Wildcat Creek- Belgum- San Pablo Ridge- Mezue- Wildcat Creek
If anyone was wondering, I love my Garmin. Love it, love it, love it. It's pretty much the greatest thing ever. Well, apart from a perfectly cooked Tarte Tatin, or maybe an unexpected massage, or the last two movements in Bach's Sonata Number 2 in A minor for solo violin. Or a couple of unmentionable kinds of moments. Excepting all THAT, my Garmin is fantastic. My brother is becoming a fan, too. So I am converting more people to running geekdom. Garmin should appreciate my efforts on its behalf.
Anyway, for lack of vehicular motivation, we opted to run in Wildcat again today. We ran the Mezue trail, normally voted "Most Likely to Have Bovine Encounters." One memory I have of this trail involves Jen yelling at a cow, "Get away, you big stupid piece of beef!" Cows in Wildcat are not as docile as they are in Briones. The cows at Briones tried to get away from the dogs and me last time I was there--cows at Wildcat have run AT us (with absolutely no provocation, might I add-- I make the dogs heel around the herd). If you can get over the cows though, this is another dreamy trail.
Mezue starts off like Havey Canyon-- from the parking lot at Alvarado Staging Area, up Wildcat Creek trail until Belgum, at which point you climb straight up to San Pablo Ridge and run with the entire Bay Area spread out around you-- Mt. Diablo in the distance to the left, three bridges and the city on the other side of a glittering blue bay to your right. This trail confirmed what I wrote yesterday-- it's better than the Sea View trail in Tilden.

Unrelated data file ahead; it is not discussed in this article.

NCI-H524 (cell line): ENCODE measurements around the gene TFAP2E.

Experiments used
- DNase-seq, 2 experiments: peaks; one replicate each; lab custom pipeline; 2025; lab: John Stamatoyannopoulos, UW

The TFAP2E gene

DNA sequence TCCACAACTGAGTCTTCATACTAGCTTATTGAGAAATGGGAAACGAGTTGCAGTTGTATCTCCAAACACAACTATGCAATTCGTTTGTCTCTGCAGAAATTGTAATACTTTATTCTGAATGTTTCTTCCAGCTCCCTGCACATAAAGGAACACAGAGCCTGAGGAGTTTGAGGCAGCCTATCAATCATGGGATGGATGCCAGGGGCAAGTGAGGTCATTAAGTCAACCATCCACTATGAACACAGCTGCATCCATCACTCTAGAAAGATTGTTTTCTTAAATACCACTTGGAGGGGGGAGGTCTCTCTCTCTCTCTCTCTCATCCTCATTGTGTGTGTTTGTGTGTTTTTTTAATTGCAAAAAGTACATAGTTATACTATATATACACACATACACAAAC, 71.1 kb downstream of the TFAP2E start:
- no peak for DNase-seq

Once over the rather strenuous uphills, the trail forks just before a corral. I have never seen livestock actually in the corral, but it's a good marking for the Mezue turnoff. The Mezue trail forks right and after a short climb, follows a beautiful downhill stretch (fast, fast!) until the water fountain at the trail intersection with Wildcat Creek, at which point the trail follows the well-used Wildcat Creek trail back to the parking lot.
The one caveat I would present is the muddy slop trail runners will find during the wet season. Most of the run dries out fast, as it's exposed for most of the run, but the cow-dominated section is also the muddiest--during rainy season, expect to spent at least a quarter mile unable to run through the sticky East Bay mud. (I swear, the mud in Wildcat and Tilden has a higher clay content than the mud in Marin, but no one has confirmed or denied said hypothesis yet.)
Beyond that, this trail is another which gets far less use than one would expect for such an accessible trail. We saw just two groups of people, two single hikers and two bikers once we turned off Wildcat Creek trail. As can be seen in the picture, my two running buddies love this trail-- again, dogs under voice control can be off-leash in Wildcat, and when you have two border collies at the house, this is a very, very good thing.